Edward Fitzharris (1648?-1681) was an Anglo-Irish conspirator. His prosecution at the time of the Popish Plot hoax became a struggle for jurisdiction involving the courts and the two Houses of Parliament.
The younger son of Sir Edward Fitzharris (died c.1690), 2nd Baronet of the Fitzharris Baronets of Kilfinin, he was born in County Limerick, Ireland about 1648, and bought up a Roman Catholic. His father was described as an "eminent Royalist". According to his own account, he left Ireland for France in 1662 to learn the language, returning home through England in 1665. Three years later he went to Prague with the intention of entering the service of the Emperor Leopold I in his operations against Hungary. Finding that the expedition had been abandoned, he wandered through Flanders to England again. He next obtained a captain's commission in one of the companies raised by Sir George Hamilton in Ireland for Louis XIV; but on being discharged from his command soon after landing in France, he went to Paris.
Returning to England in October 1672 he received, in the following February, the lieutenancy of Captain Sydenham's company in the Duke of Albemarle's regiment, which he was forced to resign on the passing of the Test Act in 1673. For the next eight years he intrigued with influential Catholics, including the Duchess of Portsmouth.
In February 1681 he wrote a libel in which he advocated the deposition of King Charles II and the exclusion of James, Duke of York. His motives remain a mystery, particularly as his father, who was still alive, was noted for his loyalty to the Stuart dynasty. He possibly intended to place this in the house of some prominent Whig, and then, by discovering it himself, earn a reward as an informer. He was betrayed by an accomplice, Edmond Everard, and sent first to Newgate Prison, and afterwards to the Tower of London.
At this point he claimed he could reveal the secret of Sir Edmondbury Godfrey's murder. Eventually he succeeded in implicating the Earl of Danby. Fitzharris was impeached by the House of Commons for high treason, as a tactic, and his impeachment brought into discussion an important question of constitutional law. The House of Lords having voted for a trial at common law, the Commons declared this to be a denial of justice. Parliament, however, was suddenly dissolved after eight days' session on 28 March. Some at the time thought that the court feared that Fitzharris might be driven by the impeachment to awkward disclosures: he had had, in fact, more than one interview with the king through the Duchess of Portsmouth.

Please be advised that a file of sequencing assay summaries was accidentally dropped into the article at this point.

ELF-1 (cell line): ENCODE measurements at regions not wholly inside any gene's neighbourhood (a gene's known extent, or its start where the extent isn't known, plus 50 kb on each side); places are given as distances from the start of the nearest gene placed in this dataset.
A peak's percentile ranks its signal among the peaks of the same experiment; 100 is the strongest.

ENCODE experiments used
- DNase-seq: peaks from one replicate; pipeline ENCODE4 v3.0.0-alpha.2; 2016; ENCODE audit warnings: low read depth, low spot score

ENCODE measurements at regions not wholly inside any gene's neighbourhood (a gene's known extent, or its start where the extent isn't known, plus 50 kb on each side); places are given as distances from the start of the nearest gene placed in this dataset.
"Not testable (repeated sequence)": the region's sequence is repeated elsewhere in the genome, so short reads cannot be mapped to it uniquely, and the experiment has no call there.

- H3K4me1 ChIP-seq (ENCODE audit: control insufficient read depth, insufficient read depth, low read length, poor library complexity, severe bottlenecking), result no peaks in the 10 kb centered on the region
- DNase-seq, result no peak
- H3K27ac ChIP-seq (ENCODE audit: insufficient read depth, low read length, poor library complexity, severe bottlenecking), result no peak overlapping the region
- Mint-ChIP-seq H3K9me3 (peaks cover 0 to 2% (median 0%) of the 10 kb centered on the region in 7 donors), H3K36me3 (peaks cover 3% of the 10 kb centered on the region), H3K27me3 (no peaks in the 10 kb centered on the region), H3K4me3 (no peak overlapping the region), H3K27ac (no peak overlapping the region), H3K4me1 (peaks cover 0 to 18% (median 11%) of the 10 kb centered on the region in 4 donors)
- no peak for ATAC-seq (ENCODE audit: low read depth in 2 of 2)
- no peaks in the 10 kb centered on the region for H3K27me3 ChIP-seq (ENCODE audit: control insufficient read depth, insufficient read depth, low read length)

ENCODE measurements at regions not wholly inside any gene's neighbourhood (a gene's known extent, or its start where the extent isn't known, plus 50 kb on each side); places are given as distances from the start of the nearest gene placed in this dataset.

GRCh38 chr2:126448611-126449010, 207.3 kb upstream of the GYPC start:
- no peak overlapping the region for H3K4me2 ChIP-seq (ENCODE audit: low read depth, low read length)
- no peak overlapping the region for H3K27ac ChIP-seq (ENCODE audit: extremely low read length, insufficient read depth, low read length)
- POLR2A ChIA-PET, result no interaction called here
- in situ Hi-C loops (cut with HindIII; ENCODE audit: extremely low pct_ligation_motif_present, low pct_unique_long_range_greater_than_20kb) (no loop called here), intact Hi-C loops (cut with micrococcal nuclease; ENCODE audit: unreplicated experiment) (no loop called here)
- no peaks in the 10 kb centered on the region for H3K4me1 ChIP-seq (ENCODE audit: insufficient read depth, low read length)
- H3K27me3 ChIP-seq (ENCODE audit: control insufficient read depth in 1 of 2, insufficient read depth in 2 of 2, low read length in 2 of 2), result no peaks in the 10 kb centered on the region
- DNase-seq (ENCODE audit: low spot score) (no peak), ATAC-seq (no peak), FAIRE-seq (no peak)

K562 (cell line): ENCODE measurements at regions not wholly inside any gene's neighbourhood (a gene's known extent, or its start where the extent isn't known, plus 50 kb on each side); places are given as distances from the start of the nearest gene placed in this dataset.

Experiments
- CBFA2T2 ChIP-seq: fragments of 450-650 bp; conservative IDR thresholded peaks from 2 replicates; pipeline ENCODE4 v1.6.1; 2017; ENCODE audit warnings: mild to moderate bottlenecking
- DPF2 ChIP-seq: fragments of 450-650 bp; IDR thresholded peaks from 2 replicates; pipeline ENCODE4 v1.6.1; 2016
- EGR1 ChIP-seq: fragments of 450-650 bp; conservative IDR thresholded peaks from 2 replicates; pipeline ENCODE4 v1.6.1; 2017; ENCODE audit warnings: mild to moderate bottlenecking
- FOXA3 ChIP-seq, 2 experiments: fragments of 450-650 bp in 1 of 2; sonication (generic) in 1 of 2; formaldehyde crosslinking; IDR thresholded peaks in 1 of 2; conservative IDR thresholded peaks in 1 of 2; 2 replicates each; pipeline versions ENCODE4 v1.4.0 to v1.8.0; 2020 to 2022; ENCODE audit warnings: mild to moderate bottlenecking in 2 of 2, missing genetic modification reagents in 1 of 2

The dissolution meant that Fitzharris was tried before the king's bench in Easter term, and entered a plea against the jurisdiction of the court on the ground that proceedings were pending against him before the Lords. This plea was ruled to be insufficient, and Fitzharris was proceeded against at common law, 9 June 1681, and convicted. Francis Hawkins, chaplain of the Tower, then took him in hand in the interests of the court, and, by insinuating that his life might yet be spared, persuaded him to draw up a pretended confession implicating whig leaders, in which William Howard, 3rd Baron Howard of Escrick, who had befriended Fitzharris, was made the author of the libel, while Sir Robert Clayton and Sir George Treby, before whom his preliminary examination had been conducted, together with the sheriffs, Slingsby Bethel and Henry Cornish, were charged with subornation. Gilbert Burnet who interviewed Fitzharris reported later that he knew well he was being led on with false hopes. His wife, a daughter of Commander William Finch, made heroic efforts to secure a reprieve, but to no avail. Fitzharris was executed on 1 July 1681, the concocted confession appeared the very next day, and Hawkins was rewarded with the deanery of Chichester. The justices and sheriffs in their reply, Truth Vindicated, claimed the so-called confession was a tissue of falsehoods. The indictment against Lord Howard of Escrick was withdrawn, since the grand jury refused to believe the witnesses, who included Fitzharris' widow.
In 1689 Sir John Hawles, solicitor-general to William III, published some Remarks on Fitzharris's trial, which he condemned as illegal. During the same year the Commons recommended Mrs. Fitzharris and her three children to the bountiful consideration of the king.
- s:Fitzharris, Edward (DNB00)
- The True Englishman speaking plain English in a Letter from a Friend to a Friend